>analysis should be news to no one -- no one who has ever borrowed money at
>interest. Despite the Bible's prohibitions against usury, I'm afraid it's
>done nothing but flourish.
>Dale's $45 million figure is neither the beginning nor the end of his
>disingenuous, anti-public education hooey. Dale's vast and drafty
>assortment of charts and graphs (not to mention his manufactured concern
>about the University of Idaho lay-offs) are a very thin mask for the fact
>that members of the Wilson-Jones church oppose ALL funding for public
>education. It wouldn't matter what the Moscow School Board asked for --
>$29 million for a new high school and two substantial renovations or 29
>cents for mud and toothpicks -- Doug/Dale would oppose the levy. I think
>we can dispose of their arguments (such as they are) fairly quickly and
>move on to more genuine concerns.
>The most important, I think, is the "urban sprawl" argument. I like and
>respect Bill London, but I strongly disagree with him on this issue. I
>don't see building a new high school on the Trail property as in any way
>contributing to and/or creating urban sprawl. Moscow has been growing to
>the North and East for some time now, and it is a simple matter of
>economics that in order to prosper, we must continue to grow. Even with a
>new school on the edge of town, it will still be possible to park onself in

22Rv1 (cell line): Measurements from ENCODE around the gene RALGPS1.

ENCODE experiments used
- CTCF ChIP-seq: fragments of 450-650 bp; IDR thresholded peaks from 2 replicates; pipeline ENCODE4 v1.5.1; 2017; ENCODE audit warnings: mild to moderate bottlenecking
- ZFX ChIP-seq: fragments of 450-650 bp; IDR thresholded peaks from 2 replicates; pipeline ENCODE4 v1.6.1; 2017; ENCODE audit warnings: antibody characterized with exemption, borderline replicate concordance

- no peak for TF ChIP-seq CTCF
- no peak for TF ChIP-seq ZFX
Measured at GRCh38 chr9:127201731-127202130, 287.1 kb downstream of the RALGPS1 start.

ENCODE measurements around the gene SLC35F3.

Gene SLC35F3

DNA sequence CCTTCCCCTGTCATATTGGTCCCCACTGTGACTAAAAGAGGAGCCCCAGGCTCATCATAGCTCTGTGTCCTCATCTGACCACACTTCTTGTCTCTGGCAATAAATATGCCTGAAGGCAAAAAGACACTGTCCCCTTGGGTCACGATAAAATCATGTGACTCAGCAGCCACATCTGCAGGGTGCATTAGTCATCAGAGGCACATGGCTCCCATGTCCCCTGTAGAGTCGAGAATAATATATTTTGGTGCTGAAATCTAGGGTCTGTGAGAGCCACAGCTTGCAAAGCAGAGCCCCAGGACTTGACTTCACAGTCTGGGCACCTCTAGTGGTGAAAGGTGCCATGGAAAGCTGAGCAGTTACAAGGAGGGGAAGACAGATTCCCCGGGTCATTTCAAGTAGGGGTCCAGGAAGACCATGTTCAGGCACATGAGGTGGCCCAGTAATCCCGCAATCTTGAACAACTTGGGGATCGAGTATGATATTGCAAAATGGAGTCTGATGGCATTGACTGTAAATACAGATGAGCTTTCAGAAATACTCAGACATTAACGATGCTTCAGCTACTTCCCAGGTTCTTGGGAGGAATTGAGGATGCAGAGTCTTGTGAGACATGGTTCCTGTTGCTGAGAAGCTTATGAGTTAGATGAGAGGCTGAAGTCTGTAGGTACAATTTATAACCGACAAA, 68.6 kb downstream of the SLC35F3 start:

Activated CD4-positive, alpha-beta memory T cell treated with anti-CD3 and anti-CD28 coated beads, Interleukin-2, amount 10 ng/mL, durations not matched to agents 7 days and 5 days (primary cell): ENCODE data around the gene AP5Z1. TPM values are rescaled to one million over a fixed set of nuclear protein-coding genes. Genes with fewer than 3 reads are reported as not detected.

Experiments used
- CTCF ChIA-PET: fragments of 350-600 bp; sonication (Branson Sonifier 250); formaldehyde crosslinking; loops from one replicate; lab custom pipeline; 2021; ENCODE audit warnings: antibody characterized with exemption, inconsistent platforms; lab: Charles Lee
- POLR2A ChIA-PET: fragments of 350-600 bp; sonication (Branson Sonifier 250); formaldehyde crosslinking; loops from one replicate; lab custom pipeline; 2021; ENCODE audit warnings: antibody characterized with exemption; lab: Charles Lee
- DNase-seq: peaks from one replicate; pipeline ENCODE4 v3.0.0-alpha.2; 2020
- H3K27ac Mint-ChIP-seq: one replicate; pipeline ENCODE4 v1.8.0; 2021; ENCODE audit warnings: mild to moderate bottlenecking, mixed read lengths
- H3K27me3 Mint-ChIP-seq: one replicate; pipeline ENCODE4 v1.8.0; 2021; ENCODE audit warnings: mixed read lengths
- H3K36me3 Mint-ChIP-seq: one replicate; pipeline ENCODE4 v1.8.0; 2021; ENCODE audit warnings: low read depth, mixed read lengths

>the middle of Moscow, drive in any direction for five minutes, and wind up
>smack dab in a wheatfield. The Palouse is not the Treasure Valley, and it
>never will be. Our location is just too damned inconvenient. It seems to
>me that a greater danger to our town is that we will become simply a
>bedroom community for WSU. If the state legislature continues to dismantle
>the U of I, what will replace the college as Moscow's primary engine of
>growth? What will attract new businesses to Moscow? What would make us an
>appealing location for, say, a firm like Schweitzer?
>Oh dear. Best put the cork back in the bottle for now. It's late; I'm
>freshly back from lovely Missoula (a college town from whom Moscow could
>learn a lesson or two); and I ought to be saving my school levy rants for
>Sunday's show. I need to catch up on my Mortal Kombat/Beauty Sleep so I'll
>feel fresh and invigorated when I open up this week's can of whoop ass
>Joan Opyr/Auntie Establishment
>PS: Janice, I realize that your home borders the Trail property, and I
>understand why you wouldn't want to live next door to a big high school.
>Neither would I. I like living out in the middle of nowhere, and I like my
>privacy. This is an argument I think you could fruitfully expand upon and
>one that would appeal to many on this list. When I say that Carl and I
>will be hanging up on anti-levy callers, I certainly don't mean to dismiss
>people like you whose property/homes will be directly affected. I mean to
>dismiss Doug and Dale who, once again, are the Friday farts at a Saturday